If there’s a reason for this, it rests entirely on Greenstreet’s deployment of idiomatic, discursive English. Unlike some of her peers, who string together clauses of such extravagant length and variety that they could never be found in nature even if their components declare their colloquial origins. Greenstreet uses the fragment form to balance moments of lyric (could be deliberate lyric, could be accidental—’s part of the charm) with the more mundane expressions and catch-alls that characterize speech: for example, “the mirrors hung to misdirect misfortune” as followed by “the little one with the little flowers—/ something something May”.
She strikes the balance equally well in forms that lend themselves to the technique less readily than do the fragments. Consider this exchange from the dialogue between unidentified interlocutors that begins MEMORY:
The Eucharist. The Host. We never called it “the wafer,” that’s for sure. I think Protestants might call it that. I mean, it is a tiny thin wafer made out of bread. But for Catholics, it’s not a symbol. For Catholics, that item is the body of Christ, no two ways about it.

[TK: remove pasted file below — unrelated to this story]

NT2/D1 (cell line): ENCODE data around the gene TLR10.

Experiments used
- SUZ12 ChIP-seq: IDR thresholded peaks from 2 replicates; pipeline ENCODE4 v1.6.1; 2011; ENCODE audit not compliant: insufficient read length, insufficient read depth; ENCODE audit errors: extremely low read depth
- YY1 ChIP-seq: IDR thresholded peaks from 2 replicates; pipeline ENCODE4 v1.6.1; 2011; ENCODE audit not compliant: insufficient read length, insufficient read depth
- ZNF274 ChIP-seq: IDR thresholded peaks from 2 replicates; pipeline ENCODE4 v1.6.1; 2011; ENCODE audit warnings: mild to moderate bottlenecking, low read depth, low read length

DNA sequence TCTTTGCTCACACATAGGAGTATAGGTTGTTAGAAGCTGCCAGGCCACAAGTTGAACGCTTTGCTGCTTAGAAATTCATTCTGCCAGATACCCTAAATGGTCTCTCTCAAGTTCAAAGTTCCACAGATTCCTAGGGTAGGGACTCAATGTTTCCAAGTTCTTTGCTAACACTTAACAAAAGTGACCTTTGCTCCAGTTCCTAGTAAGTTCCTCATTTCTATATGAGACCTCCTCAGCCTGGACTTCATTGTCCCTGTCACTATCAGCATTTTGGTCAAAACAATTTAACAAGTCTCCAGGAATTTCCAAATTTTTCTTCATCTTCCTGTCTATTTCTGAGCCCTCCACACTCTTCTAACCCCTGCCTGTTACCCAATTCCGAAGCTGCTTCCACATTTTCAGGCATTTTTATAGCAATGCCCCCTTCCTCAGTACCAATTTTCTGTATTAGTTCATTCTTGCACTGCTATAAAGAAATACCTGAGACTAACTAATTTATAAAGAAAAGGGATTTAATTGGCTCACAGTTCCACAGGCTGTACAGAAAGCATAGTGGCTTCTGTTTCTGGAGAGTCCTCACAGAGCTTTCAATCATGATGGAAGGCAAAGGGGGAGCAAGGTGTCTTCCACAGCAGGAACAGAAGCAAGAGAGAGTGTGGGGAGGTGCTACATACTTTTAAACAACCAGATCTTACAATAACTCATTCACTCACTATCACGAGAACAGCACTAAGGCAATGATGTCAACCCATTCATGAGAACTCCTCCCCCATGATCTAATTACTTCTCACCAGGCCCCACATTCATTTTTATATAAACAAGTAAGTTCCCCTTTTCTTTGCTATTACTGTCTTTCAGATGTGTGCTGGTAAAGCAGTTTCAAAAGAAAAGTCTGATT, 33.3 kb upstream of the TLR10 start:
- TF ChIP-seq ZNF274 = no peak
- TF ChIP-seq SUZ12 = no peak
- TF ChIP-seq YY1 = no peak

—you liked taking the body of Christ right into your mouth.
Within me! Within me, yes. I could go back to my seat and feel Jesus within me. And I would get really, really happy. Sometimes I would imagine dancing over the tops of the pews in my happiness. I remember that. Well, you know, it was a powerful idea.
This is exquisite. The choice of “that” to modify “item,” the blunt emphasis of “really, really happy.” You have to have listened to a lot of people to reproduce the cadence and diction of actual speech as well as Greenstreet does, but she never uses her apprehension of that speech to reduce or telegraph the person speaking. She does the very opposite in that she reminds us of how cryptic, associative and random speech, memory and even personhood can be.